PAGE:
Canada by Picasso: The Faces of Federalism.

Description

156 pages
Contains Photos
$19.95
ISBN 978-0-88763-742-1
DDC 320.971'09051

Year

2006

Contributor

Reviewed by Graeme S. Mount

Graeme S. Mount is a history professor at Laurentian University and
author of Canada’s Enemies: Spies and Spying in the Peaceable Kingdom.

Review

The authors encourage pessimism. Gibbins is president of the Canada West Foundation. McGill’s Antonia Maioni has a strong understanding of Quebec. Janice Gross Stein from the University of Toronto usually comments on Middle Eastern affairs. Allan Gregg, who wrote the Introduction, is a pollster who used to work for Brian Mulroney’s Progressive Conservatives.

 

Gregg argues that the vision of the Fathers of Confederation—a strong central government with weak provinces—is no longer viable. Alberta has no debt and arguably does not need the rest of Canada; whatever Ontario produces is non-competitive with what someone else can do. Few Canadians defend federal authority, and respect for political parties is declining. Since 2001, provinces other than Manitoba have traded more with the United States than with each other.

 

Stein’s thesis is that “the Canadian federation is out of whack, seriously misaligned,” in part because of federal-provincial disputes, in part because municipalities have no guaranteed role in an increasingly urbanized country. Canada outsources jobs to India and China; Japan and Western Europe have faster rates of growth, and Americans invest more in post-secondary education than do Canadians. To judge rhetoric during recent election campaigns, Canadians do not seem to care.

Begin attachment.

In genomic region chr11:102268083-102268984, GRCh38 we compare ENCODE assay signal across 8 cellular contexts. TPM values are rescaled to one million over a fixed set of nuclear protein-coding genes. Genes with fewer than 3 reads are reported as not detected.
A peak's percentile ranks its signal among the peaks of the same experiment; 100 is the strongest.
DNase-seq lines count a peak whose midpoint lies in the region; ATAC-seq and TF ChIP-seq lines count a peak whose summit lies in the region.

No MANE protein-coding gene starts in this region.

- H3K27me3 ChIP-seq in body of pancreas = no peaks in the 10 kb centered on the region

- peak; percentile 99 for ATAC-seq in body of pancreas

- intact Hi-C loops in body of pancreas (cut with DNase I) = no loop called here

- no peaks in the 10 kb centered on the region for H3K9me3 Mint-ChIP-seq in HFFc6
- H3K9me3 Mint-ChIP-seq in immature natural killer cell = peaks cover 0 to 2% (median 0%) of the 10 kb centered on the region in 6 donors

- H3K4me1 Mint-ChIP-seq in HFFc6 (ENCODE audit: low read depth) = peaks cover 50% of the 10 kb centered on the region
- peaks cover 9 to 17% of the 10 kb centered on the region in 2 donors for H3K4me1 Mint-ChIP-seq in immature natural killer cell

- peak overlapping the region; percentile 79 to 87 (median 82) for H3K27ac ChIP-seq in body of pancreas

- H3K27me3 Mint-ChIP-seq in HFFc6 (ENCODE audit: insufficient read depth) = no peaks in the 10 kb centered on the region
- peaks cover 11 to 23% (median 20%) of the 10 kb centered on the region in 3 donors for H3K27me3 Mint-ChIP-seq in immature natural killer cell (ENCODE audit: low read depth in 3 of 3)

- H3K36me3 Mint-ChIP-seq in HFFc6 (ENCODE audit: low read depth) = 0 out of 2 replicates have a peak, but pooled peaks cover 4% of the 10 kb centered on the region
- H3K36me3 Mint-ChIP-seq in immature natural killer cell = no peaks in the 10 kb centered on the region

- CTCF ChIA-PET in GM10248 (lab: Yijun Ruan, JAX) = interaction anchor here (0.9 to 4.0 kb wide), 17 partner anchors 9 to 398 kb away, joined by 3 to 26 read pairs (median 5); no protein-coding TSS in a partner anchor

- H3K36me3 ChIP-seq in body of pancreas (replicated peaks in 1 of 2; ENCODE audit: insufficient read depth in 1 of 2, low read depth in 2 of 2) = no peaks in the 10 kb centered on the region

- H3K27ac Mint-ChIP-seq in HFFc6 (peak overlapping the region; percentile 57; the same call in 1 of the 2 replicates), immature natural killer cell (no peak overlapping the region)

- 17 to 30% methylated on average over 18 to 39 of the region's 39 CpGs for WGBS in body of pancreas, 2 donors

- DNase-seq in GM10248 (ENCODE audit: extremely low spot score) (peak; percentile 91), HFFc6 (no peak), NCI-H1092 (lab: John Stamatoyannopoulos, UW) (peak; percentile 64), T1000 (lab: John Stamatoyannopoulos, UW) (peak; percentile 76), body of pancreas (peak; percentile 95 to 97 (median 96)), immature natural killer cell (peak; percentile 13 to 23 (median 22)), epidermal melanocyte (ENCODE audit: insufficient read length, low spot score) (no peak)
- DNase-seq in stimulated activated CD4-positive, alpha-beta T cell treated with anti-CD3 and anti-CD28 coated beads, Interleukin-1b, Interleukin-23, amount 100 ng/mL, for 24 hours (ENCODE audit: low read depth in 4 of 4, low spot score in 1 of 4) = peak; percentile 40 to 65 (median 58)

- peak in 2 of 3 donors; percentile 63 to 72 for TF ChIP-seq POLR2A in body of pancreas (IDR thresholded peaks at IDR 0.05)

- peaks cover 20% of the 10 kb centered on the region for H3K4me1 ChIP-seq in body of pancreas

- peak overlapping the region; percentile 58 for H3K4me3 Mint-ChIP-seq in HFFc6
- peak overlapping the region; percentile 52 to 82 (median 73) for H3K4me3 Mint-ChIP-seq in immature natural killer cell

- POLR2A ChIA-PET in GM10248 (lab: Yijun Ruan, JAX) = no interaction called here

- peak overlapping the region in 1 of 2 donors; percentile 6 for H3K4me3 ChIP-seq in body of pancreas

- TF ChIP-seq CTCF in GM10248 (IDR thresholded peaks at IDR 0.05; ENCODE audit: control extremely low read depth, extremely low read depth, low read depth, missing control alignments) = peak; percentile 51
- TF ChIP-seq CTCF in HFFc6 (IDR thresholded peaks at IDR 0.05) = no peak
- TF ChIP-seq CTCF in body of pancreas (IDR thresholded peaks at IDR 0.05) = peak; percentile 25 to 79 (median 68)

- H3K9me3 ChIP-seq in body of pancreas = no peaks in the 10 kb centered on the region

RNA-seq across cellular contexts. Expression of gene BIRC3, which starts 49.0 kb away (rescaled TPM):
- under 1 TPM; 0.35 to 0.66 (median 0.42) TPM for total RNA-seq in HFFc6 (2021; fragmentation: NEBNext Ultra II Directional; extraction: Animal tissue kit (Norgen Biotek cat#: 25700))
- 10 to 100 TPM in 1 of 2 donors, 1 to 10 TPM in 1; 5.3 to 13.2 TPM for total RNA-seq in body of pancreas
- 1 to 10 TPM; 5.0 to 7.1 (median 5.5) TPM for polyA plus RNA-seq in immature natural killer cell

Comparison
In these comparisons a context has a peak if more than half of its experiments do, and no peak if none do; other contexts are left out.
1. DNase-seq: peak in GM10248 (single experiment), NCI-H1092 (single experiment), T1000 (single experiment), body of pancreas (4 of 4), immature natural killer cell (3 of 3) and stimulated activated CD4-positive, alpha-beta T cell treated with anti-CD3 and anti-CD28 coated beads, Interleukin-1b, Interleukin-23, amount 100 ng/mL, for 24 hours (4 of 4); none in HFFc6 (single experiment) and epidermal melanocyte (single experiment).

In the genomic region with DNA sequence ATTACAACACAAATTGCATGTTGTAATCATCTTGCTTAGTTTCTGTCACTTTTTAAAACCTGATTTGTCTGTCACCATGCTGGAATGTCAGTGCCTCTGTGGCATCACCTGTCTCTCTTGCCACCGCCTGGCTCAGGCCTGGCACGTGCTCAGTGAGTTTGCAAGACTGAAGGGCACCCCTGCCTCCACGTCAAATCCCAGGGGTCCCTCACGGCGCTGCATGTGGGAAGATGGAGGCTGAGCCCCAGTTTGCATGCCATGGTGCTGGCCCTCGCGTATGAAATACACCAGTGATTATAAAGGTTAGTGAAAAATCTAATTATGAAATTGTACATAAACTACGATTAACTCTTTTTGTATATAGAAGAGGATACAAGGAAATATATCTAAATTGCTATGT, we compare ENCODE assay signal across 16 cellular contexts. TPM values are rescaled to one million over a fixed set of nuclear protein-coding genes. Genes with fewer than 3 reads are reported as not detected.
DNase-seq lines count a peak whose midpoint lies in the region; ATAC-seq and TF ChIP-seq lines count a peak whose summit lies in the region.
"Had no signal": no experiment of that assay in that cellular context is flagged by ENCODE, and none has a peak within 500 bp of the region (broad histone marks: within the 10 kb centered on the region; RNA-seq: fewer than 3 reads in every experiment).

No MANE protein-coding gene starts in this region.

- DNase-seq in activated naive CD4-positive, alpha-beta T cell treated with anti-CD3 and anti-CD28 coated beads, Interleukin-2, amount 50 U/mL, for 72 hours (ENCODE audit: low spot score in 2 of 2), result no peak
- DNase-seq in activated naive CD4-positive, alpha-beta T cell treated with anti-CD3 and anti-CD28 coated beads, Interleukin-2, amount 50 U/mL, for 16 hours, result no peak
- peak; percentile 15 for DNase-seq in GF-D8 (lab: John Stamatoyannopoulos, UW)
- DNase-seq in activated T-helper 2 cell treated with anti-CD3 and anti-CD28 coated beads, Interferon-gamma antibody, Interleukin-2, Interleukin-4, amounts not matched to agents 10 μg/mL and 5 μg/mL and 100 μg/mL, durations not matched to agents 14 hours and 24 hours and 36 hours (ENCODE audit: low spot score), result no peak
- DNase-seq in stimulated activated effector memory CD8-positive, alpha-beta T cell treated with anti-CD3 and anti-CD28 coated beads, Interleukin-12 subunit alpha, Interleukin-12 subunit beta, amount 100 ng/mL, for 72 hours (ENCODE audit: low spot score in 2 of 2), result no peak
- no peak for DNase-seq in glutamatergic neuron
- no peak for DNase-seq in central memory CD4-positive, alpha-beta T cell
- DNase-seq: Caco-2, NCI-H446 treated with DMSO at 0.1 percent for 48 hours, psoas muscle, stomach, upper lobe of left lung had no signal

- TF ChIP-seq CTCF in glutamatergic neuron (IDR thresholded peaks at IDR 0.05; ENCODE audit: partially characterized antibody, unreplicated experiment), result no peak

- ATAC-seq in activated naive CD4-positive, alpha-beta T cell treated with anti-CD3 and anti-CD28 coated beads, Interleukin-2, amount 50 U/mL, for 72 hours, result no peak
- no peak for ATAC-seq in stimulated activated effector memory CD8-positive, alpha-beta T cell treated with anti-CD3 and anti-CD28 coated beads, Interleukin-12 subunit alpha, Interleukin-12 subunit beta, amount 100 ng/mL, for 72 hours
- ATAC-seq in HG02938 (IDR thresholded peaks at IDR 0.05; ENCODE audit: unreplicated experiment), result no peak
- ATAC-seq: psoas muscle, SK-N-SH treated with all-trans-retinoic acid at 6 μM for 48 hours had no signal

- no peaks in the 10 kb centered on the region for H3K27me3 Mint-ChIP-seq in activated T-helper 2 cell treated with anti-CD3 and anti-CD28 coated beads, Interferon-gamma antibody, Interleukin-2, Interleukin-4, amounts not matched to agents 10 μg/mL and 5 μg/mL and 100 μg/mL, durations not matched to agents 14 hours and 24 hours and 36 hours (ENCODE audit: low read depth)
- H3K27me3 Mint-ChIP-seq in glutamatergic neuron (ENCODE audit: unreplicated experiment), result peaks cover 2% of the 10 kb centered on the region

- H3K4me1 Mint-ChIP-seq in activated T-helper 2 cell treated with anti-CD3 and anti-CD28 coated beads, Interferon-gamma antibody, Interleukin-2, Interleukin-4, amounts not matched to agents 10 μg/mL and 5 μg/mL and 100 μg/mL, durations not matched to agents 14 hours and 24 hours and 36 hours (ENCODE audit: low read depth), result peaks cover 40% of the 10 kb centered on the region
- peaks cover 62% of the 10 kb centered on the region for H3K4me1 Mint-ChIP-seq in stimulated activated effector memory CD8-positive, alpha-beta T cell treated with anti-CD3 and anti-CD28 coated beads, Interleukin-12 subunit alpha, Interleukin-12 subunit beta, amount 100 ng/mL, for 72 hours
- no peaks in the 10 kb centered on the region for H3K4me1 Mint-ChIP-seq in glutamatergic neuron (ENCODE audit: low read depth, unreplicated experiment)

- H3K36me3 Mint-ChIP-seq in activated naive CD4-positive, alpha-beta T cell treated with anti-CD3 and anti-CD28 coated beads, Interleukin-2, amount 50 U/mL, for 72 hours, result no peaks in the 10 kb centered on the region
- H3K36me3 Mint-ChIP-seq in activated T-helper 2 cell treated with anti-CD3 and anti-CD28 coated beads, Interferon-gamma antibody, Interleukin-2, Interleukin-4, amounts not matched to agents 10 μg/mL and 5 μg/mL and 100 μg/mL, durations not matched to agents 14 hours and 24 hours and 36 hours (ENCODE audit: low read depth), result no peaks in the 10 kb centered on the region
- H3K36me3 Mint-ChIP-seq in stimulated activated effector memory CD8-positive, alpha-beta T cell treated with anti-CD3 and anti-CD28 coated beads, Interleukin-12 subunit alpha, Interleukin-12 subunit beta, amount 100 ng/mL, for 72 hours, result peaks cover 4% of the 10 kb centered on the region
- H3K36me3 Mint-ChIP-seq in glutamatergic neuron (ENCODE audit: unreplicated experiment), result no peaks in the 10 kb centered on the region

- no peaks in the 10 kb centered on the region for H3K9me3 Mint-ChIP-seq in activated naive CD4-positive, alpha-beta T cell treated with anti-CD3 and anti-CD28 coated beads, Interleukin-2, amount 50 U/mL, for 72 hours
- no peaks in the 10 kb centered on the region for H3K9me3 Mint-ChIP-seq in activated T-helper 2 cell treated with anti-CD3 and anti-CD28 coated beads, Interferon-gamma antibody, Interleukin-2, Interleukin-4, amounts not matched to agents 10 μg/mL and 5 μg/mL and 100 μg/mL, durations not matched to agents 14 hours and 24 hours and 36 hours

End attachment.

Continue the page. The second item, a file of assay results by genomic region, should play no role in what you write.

Gibbins would emasculate the federal government. After all, Trudeau created the National Energy Programme, which deprived Albertans of their wealth. Successor governments were ineffective in disputes with the United States over softwood lumber and mad cow disease. Even a federal cabinet minister, Pat Carney, promoted the U.S.–Canada Free Trade Agreement with the argument that the U.S. government would protect Western Canadians from Ottawa. In the past, the federal government improved the national infrastructure by such measures as the St. Lawrence Seaway and the Trans-Canada Pipeline, but now there is not even a Trans-Canada Highway worthy of the name.

 

Maioni summarizes recent Quebec politics, federal and provincial. Stephen Harper and his Conservatives, she says, have been succeeding in large measure because they supported a transfer of federal authority to Quebec.

 

In brief, say the authors, Canada is as confusing as a picture by Picasso.

Citation

Gibbins, Roger, et al., “Canada by Picasso: The Faces of Federalism.,” Canadian Book Review Annual Online, accessed July 15, 2024, https://cbra.library.utoronto.ca/items/show/28262.